(#173358) HOT & COLD RUNNING CITIES: AN ANTHOLOGY OF SCIENCE FICTION. Georgess McHargue.

HOT & COLD RUNNING CITIES: AN ANTHOLOGY OF SCIENCE FICTION. New York, Chicago, San Francisco: Holt, Rinehart and Winston, [1974]. Octavo, cloth. First edition. Eight stories by A. E. van Vogt, Keith Roberts, Robert A. Heinlein and others, and "Metropolitan Nightmare," a poem by Stephen Vincent Benet about metal-eating bugs. Most of the extrapolated future cities on Earth are unpleasant, if not dystopian. Kornbluth's "The Luckiest Man in Denv," depicting an authoritarian dystopia, is listed in Sargent. The longest story, "Natural State" a novella by Damon Knight expanded into a novel, MASTERS OF EVOLUTION (1959), depicts isolated post-nuclear war cities at war with the prosperous surrounding countryside using chemical and bioengineered weapons. Also present are "The City That Loves You" by Raymond Banks, a city run by a benevolent computer, "The Place Where Chicago Was" by James Harmon, a post-nuclear war world government uses mind control to keep the population peaceful, and "Plenitude" by Will Worthington, a creepy SF-horror story, reminiscent of Forester's cautionary tale "The Machine Stops." Despite the bad title and marketing to a YA audience (McHargue is a well-regarded writer of children's books), a useful anthology of cites you mostly wouldn't want to live in. Brians, Nuclear Holocausts: Atomic War in Fiction, 1895-1984, p. 212; pp. 234-5. Sargent, British and American Utopian Literature, 1516-1985, p. 243. A fine copy in fine dust jacket. (#173358).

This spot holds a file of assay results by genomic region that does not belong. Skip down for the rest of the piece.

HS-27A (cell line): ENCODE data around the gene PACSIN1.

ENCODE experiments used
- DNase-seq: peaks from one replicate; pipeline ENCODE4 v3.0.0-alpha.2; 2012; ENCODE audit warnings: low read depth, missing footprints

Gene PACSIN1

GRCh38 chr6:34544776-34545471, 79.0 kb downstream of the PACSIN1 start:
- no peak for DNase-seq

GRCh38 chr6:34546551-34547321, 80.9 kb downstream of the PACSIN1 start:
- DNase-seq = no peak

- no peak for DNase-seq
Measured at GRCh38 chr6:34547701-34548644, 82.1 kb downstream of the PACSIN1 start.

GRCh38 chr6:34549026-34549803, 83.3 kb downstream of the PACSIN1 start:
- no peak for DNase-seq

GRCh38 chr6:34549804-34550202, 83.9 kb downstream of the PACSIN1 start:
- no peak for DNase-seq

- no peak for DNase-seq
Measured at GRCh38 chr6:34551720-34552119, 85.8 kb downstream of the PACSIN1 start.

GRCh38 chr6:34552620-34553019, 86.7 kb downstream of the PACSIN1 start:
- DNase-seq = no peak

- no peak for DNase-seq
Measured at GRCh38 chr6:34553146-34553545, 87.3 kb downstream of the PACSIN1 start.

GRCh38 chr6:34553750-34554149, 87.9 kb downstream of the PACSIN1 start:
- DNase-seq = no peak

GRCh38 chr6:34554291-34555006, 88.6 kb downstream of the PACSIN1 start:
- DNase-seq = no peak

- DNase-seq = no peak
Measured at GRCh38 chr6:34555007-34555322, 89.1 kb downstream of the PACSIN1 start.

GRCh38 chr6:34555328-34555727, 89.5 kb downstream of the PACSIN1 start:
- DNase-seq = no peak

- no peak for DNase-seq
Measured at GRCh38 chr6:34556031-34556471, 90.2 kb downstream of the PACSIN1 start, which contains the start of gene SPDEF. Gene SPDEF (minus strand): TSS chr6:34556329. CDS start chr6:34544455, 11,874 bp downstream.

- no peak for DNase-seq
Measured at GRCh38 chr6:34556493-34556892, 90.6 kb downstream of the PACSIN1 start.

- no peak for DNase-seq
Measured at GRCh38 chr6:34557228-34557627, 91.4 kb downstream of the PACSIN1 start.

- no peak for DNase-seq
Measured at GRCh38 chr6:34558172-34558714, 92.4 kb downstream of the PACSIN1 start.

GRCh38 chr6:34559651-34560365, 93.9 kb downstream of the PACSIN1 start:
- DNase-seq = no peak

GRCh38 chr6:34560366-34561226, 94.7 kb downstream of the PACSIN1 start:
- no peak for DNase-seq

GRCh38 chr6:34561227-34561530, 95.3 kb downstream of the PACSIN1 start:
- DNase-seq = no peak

Price: $75.00

Printing identification statement for this book:
First edition so stated on copyright page.